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About This Issue

From: American Catholic Studies
Volume 124, Number 3, Fall 2013
p. iii | 10.1353/acs.2013.0042

In lieu of an abstract, here is a brief excerpt of the content:

About This Issue
Thomas Rzeznik, Co-editor

It gives me great pleasure to introduce this issue, my first since being appointed co-editor of the journal.

Our lead article, “Pilgrims of the Night: The American Catholic Church Responds to the Post-World War II Displaced Persons Crisis,” comes to us from Todd Scribner (USCCB). In this fascinating piece, he describes how church officials in the United States mobilized political support and material resources to aid the resettlement of those displaced by the war. These efforts laid the foundation for the establishment of Catholic Relief Services, the official international humanitarian agency of the Catholic Church in the United States.

Our next two articles together turn our attention to the development of Catholic parish and monastic life in rural regions of the United States during the late nineteenth and early twentieth centuries. The first, “John Ireland, St. Eloi Parish, and the Dream of an American Catholic Church” by Anita Talsma Gaul (Southwest Minnesota State University), tells how the struggle to establish a parish in the small town of Ghent, Minnesota stemmed not only from internal, inter-ethnic discord, but also from a more fundamental disagreement between immigrant communities and church leaders over the character that the “American” church should take. The second, “Monastic Evangelization?: The Sacramental Vision of America’s Early Benedictine Monks” by Paul G. Monson (Marquette University), revisits a dispute between two pioneering Benedictines, Boniface Wimmer and Martin Marty, to reveal how their differing visions for monastic life in the United States nevertheless shared a common missionary impulse.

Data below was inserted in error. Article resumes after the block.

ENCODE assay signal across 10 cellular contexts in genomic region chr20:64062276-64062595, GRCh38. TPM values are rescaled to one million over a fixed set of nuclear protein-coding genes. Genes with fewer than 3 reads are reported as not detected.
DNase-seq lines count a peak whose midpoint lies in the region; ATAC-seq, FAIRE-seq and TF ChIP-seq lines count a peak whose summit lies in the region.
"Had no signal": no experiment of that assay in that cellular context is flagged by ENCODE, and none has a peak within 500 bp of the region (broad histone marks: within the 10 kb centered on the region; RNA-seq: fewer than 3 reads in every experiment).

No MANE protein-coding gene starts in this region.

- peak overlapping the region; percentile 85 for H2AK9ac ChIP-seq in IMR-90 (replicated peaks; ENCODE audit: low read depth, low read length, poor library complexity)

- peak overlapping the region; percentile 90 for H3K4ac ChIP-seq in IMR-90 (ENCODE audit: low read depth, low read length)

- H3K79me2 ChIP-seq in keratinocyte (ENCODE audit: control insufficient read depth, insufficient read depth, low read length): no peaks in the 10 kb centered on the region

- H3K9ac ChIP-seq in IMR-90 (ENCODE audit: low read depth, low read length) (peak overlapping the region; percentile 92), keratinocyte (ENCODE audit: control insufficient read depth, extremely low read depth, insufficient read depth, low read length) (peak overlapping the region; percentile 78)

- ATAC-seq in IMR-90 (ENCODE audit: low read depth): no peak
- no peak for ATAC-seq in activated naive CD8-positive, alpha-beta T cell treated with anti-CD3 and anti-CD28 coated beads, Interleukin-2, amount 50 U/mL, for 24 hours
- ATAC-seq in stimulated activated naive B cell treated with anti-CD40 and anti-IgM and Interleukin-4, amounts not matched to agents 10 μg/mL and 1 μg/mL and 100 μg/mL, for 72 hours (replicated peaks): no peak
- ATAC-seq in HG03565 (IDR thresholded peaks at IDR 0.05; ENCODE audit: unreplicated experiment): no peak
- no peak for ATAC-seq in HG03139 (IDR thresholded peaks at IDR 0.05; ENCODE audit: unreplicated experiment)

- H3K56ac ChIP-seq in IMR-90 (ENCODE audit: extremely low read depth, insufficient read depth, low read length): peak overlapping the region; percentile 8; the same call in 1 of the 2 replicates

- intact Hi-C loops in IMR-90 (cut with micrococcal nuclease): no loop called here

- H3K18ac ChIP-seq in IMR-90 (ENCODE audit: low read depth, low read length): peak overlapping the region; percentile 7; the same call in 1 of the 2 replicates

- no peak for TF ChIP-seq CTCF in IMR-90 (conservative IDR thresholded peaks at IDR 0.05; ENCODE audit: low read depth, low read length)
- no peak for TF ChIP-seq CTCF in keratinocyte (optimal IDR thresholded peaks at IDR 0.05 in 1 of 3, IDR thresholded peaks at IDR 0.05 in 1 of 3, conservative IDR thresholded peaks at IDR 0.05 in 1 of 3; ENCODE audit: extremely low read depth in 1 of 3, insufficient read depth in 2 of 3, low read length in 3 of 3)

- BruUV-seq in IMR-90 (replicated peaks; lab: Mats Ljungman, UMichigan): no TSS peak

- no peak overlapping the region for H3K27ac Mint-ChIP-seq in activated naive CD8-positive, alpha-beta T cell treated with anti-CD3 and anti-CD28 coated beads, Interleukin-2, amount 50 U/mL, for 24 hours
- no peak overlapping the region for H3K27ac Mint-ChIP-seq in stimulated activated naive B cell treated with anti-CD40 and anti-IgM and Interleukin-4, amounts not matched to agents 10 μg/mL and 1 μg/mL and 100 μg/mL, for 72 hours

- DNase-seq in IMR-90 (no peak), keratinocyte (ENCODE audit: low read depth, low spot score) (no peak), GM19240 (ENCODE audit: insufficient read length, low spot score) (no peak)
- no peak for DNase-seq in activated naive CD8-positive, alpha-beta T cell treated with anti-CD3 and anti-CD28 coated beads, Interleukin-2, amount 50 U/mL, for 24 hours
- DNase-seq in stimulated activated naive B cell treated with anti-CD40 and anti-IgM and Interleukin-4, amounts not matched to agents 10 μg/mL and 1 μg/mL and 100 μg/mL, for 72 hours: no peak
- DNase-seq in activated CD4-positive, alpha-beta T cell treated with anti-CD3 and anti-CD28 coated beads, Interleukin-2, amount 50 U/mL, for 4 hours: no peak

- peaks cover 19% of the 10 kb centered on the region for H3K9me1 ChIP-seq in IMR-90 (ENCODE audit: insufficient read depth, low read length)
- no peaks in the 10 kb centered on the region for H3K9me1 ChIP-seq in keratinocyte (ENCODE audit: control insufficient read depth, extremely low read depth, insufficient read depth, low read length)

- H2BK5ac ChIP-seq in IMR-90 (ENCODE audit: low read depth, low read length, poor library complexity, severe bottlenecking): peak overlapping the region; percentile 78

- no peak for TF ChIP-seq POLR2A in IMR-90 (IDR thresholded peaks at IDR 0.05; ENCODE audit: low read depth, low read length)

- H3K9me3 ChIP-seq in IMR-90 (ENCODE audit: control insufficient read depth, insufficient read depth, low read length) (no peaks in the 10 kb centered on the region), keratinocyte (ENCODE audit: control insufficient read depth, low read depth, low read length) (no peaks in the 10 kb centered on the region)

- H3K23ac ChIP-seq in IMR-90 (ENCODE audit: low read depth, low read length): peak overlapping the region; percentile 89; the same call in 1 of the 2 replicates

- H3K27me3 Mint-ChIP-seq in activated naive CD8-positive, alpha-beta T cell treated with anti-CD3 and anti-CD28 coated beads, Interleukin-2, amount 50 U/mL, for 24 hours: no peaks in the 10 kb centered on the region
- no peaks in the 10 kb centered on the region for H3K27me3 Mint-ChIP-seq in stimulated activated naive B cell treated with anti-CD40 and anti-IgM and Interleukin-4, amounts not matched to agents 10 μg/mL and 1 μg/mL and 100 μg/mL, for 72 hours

Alongside these articles, this issue includes an essay by Debra Campbell (Colby College) in which she reflects on her experience “Teaching the Catholic Novel: What Took Me So Long?” and a cover essay by Wendy M. Wright (Creighton University), which explores the visual theology of a Marian altar located at one parish in the Archdiocese of Los Angeles. These two pieces bookend our regular selection of book reviews and our semi-annual listing of dissertation abstracts.

Finally, we congratulate our many authors who received awards from the Catholic Press Association. We thank them and all the contributors who helped American Catholic Studies earn first place for general excellence among scholarly magazines. [End Page iii]

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